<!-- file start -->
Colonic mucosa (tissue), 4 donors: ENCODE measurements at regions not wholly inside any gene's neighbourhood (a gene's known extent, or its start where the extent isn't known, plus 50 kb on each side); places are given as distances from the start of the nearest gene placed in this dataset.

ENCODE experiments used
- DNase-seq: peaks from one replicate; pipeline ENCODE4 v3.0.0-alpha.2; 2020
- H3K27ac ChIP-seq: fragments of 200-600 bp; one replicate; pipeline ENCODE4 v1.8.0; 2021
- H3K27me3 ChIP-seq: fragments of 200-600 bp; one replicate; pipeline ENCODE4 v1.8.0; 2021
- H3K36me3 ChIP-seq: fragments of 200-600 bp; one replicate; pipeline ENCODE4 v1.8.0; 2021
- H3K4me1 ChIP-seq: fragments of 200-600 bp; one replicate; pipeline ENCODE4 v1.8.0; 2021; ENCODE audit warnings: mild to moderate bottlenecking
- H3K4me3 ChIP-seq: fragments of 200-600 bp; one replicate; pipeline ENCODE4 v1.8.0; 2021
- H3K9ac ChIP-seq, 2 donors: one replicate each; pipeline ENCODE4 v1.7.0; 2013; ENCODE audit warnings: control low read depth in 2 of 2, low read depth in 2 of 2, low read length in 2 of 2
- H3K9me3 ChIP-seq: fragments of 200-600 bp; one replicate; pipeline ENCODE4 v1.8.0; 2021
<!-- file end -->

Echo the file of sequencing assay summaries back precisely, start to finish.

Colonic mucosa (tissue), 4 donors: ENCODE measurements at regions not wholly inside any gene's neighbourhood (a gene's known extent, or its start where the extent isn't known, plus 50 kb on each side); places are given as distances from the start of the nearest gene placed in this dataset.

ENCODE experiments used
- DNase-seq: peaks from one replicate; pipeline ENCODE4 v3.0.0-alpha.2; 2020
- H3K27ac ChIP-seq: fragments of 200-600 bp; one replicate; pipeline ENCODE4 v1.8.0; 2021
- H3K27me3 ChIP-seq: fragments of 200-600 bp; one replicate; pipeline ENCODE4 v1.8.0; 2021
- H3K36me3 ChIP-seq: fragments of 200-600 bp; one replicate; pipeline ENCODE4 v1.8.0; 2021
- H3K4me1 ChIP-seq: fragments of 200-600 bp; one replicate; pipeline ENCODE4 v1.8.0; 2021; ENCODE audit warnings: mild to moderate bottlenecking
- H3K4me3 ChIP-seq: fragments of 200-600 bp; one replicate; pipeline ENCODE4 v1.8.0; 2021
- H3K9ac ChIP-seq, 2 donors: one replicate each; pipeline ENCODE4 v1.7.0; 2013; ENCODE audit warnings: control low read depth in 2 of 2, low read depth in 2 of 2, low read length in 2 of 2
- H3K9me3 ChIP-seq: fragments of 200-600 bp; one replicate; pipeline ENCODE4 v1.8.0; 2021